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Digest What To Eat: Soups Around The World

What To Eat: Soups Around The World

What To Eat: Soups Around The World
By Elaine Nuestro
By Elaine Nuestro
April 30, 2020
Travel the word through your taste buds with these warm, rich, and comforting soups around the globe

Locro de Papa (Ecuador)

Locro de Papa is a cheesy creamy soup that hails from the chilly Andean highlands in Ecuador. Potatoes are used as the base for the soup, making it extra creamy and thick. Interestingly, the peeled potatoes are first sautéd with onions, garlic, cumin, and annatto powder (a natural red-orange food coloring powder from achiote seeds) before being boiled in water. They are then mashed and mixed with milk and cheese until smooth. It is often served with slices of avocados and cheese on top.

French Onion Soup (France)

A common starter in French restaurants, French onion soup has seen much popularity around the globe and is a staple dish in many menus. It is very simple to make, with the key component being the caramelised onions. Beef broth and sherry is then added to the sweet onions, and is finished by adding some gorgeous warm bread with gruyere cheese on top. As the cheese melts, it becomes a salty crust that complements the sweet soup beautifully.

Fasolada (Greece)

Fasolada is an all-vegetable soup from Greece that is also gluten-free. It is largely composed of dry white beans with other vegetables such as carrots, celery, red onion, and tomato. Authentic fasolada also calls for olive oil to add depth to the dish.

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Miso Soup (Japan)

Miso soup is a staple in Japanese households. It is made with dashi or fish stock, miso or fermented soybean paste, tofu, green onions, and seaweed. During Japanese Muromachi period (1336–1573), miso making became widely popular in home parties wherein the host would make the base of the soup while the guests would bring side dishes. During the Japanese civil wars, samurais wore dried taro stems called Imogara-nawa, around their waist and eventually boiled them with miso to make instant soups.

Kimchi Jiggae (Korea)

Kimchi Jiggae or Kimchi stew is very common in Korean households. Their funky days-old kimchi are cooked, simmered into a soup with white onion, pork belly, gochujang (fermented Korean chili paste), gochujaru (Korean chili flakes), tofu, and green onions. Due to its fermentation process, Kimchi is packed with probiotics that is good for the gut; it also has a lot of fiber.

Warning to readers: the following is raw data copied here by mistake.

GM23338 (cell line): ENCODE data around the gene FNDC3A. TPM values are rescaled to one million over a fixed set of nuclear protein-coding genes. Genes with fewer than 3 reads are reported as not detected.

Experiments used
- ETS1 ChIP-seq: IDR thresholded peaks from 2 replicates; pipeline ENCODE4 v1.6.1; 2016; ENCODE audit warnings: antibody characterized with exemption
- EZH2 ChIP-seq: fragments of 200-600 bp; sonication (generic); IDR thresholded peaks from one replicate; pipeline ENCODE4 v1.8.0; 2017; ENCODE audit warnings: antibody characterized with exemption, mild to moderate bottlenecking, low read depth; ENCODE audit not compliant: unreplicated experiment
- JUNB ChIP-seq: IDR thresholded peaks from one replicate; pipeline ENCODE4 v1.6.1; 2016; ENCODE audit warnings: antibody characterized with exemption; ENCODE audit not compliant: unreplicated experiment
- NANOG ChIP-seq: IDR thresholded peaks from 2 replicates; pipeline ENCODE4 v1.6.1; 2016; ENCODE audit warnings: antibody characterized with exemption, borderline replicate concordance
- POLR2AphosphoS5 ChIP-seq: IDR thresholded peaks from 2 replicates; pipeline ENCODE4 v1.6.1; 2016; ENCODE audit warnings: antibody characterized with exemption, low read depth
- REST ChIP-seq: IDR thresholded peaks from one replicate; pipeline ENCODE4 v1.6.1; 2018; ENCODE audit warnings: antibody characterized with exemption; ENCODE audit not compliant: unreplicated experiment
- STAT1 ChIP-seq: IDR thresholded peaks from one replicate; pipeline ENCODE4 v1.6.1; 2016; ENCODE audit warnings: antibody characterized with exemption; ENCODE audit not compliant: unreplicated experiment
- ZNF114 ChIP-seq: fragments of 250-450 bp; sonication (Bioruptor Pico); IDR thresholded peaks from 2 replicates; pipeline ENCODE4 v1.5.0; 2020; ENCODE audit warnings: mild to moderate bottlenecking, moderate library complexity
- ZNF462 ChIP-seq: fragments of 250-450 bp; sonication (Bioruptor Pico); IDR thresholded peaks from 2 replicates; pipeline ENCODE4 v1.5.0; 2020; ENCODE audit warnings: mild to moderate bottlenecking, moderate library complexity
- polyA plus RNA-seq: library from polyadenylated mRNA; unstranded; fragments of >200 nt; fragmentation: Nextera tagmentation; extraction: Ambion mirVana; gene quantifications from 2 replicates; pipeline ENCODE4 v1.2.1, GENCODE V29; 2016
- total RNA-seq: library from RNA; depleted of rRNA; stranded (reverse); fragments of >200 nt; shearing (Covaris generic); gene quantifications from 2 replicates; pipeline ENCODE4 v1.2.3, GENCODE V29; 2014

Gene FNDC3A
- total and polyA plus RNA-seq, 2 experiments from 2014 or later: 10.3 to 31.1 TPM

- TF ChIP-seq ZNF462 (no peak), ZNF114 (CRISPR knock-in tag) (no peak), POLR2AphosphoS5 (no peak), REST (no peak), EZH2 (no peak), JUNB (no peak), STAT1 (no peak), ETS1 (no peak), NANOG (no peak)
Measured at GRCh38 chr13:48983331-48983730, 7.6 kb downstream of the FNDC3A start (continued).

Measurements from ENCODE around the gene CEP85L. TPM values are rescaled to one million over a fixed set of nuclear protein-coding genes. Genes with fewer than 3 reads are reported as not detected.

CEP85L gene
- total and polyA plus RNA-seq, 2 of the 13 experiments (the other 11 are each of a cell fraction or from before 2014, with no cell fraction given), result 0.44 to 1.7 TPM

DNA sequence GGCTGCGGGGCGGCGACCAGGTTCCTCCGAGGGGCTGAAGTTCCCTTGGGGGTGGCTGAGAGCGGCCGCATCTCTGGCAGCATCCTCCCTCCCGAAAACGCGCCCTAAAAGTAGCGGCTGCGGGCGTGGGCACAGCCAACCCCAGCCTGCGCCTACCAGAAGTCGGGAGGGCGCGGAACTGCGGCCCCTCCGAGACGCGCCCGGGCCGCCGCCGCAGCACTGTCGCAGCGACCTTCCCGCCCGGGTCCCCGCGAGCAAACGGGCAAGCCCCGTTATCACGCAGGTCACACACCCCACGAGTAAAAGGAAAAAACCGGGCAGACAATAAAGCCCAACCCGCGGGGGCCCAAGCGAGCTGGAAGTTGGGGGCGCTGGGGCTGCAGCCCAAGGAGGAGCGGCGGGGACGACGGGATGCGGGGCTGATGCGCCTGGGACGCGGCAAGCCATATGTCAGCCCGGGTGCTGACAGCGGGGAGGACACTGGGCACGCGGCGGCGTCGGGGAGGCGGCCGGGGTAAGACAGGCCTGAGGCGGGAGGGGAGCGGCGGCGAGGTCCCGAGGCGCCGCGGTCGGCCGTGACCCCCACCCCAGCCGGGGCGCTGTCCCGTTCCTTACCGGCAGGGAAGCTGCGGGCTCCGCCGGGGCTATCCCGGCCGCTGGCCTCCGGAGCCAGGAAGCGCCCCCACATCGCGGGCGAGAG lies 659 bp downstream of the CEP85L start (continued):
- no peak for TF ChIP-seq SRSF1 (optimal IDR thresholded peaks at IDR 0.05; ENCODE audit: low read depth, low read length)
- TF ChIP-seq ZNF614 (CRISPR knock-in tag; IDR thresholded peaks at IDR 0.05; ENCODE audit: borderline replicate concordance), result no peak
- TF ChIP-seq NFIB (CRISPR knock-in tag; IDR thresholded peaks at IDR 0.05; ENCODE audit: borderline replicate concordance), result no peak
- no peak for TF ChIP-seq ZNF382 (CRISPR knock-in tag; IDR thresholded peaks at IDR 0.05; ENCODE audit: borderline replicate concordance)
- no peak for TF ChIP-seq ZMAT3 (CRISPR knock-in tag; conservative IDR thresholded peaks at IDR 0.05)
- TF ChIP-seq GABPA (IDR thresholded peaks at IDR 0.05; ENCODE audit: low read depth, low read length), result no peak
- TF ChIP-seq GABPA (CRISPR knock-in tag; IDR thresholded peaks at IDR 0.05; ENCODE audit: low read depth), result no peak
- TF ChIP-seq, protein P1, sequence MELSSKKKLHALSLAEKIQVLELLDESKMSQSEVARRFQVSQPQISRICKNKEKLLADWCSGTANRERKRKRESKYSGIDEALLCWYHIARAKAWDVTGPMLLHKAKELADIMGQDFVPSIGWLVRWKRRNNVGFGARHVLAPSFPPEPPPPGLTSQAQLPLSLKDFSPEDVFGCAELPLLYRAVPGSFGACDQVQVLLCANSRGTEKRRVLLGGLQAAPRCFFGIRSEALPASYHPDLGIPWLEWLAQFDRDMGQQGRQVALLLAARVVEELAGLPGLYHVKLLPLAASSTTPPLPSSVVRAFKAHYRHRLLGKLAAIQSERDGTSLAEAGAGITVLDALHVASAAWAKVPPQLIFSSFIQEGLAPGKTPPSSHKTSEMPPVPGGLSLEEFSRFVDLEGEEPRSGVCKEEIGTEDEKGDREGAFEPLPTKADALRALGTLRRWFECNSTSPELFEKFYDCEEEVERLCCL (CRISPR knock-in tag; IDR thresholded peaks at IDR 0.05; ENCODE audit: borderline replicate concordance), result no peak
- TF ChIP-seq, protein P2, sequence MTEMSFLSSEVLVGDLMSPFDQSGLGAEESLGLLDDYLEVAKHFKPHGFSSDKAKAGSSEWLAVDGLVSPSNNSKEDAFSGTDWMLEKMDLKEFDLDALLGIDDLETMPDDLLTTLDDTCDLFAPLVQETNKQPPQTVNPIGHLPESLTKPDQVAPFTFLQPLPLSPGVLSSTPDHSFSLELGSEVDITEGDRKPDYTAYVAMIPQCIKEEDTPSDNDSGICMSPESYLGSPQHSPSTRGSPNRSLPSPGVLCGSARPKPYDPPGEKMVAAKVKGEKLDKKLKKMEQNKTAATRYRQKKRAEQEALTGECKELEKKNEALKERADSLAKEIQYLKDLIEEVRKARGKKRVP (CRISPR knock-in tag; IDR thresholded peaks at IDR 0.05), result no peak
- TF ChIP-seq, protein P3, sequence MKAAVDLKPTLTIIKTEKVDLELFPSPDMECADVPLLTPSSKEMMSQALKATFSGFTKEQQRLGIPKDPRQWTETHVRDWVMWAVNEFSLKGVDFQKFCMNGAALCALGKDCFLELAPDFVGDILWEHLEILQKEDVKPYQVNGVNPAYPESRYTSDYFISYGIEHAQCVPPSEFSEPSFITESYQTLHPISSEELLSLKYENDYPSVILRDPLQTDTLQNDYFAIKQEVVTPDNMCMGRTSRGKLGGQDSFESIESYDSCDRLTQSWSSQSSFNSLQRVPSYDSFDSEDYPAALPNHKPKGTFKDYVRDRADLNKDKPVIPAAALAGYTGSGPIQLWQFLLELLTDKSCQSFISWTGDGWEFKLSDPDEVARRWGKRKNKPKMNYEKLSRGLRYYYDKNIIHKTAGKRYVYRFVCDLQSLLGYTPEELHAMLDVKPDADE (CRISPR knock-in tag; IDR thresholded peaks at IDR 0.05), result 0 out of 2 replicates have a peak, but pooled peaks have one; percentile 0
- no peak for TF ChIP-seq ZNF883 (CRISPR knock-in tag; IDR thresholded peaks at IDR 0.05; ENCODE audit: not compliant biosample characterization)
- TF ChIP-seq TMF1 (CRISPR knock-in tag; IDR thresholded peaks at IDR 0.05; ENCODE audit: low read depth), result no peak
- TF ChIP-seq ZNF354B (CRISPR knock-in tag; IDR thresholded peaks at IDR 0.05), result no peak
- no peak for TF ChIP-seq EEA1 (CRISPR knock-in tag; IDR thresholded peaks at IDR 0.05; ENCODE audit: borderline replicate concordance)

Menudo (Mexico)

Menudo is a traditional dish in Mexico that highlights beef tripe or the cow's stomach as the main ingredient. The beef tripe is rinsed and boiled for long periods of time until it becomes soft and tender. Meanwhile, the soup is largely made from guajillo peppers, garlic, and cumin. Menudo is also a eaten as a remedy for hangover in Mexico! 

Bulalo (Philippines)

A trip to the hilly Tagaytay area is never complete without sipping a warm, salty, and fatty bulalo broth. Bulalo is made by boiling beef shank and bone marrow for hours until most of the marrow and fat is melted into the broth. Vegetables such as corn and cabbage are also added to the soup as well with whole pepper corns. It is best consumed with a steaming bowl of rice on the side!

Gazpacho (Spain)

Unlike most soups in this list, gazpacho is served cold, and serves as a refreshing treat during the hot Spanish summers. It is made of raw, blended vegetables such as tomatoes, cucumber, green bell pepper, red onion, and garlic. Olive oil, sherry vinegar, and cumin are also a key ingredients of an authentic gazpacho. Prior to serving, it is refrigerated for up to four hours and is often presented with bread. 

Tom Yum (Thailand)

Spicy and sour, tom yum is a popular soup in Thailand. Tom means "boil" or "soup" in Thai, while yum translates to "a form of salad". There are two kinds of tom yum: tom yum goong nam sai and tom yum goong nam khon. Goong nam sai has shrimp and a clear broth while goong nam khon has a creamier, milkier soup. Both are made with lemongrass, kaffir lime leaves, galangal, lime juice, fish sauce, and Thai chili.

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